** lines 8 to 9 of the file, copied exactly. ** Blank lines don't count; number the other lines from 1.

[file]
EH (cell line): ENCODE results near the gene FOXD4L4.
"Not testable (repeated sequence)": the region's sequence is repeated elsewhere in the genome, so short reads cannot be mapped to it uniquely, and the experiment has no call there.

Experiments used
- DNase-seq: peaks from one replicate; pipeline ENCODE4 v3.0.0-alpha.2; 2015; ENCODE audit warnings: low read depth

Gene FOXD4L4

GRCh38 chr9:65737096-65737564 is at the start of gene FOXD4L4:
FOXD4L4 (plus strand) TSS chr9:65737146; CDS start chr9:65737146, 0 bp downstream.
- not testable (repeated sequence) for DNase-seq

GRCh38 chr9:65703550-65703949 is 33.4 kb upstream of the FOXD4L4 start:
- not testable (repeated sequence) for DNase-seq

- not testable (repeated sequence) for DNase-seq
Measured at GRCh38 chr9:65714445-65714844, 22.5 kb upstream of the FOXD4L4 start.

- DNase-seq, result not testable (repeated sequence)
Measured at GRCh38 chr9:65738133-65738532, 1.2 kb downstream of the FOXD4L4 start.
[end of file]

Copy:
- not testable (repeated sequence) for DNase-seq

GRCh38 chr9:65703550-65703949 is 33.4 kb upstream of the FOXD4L4 start: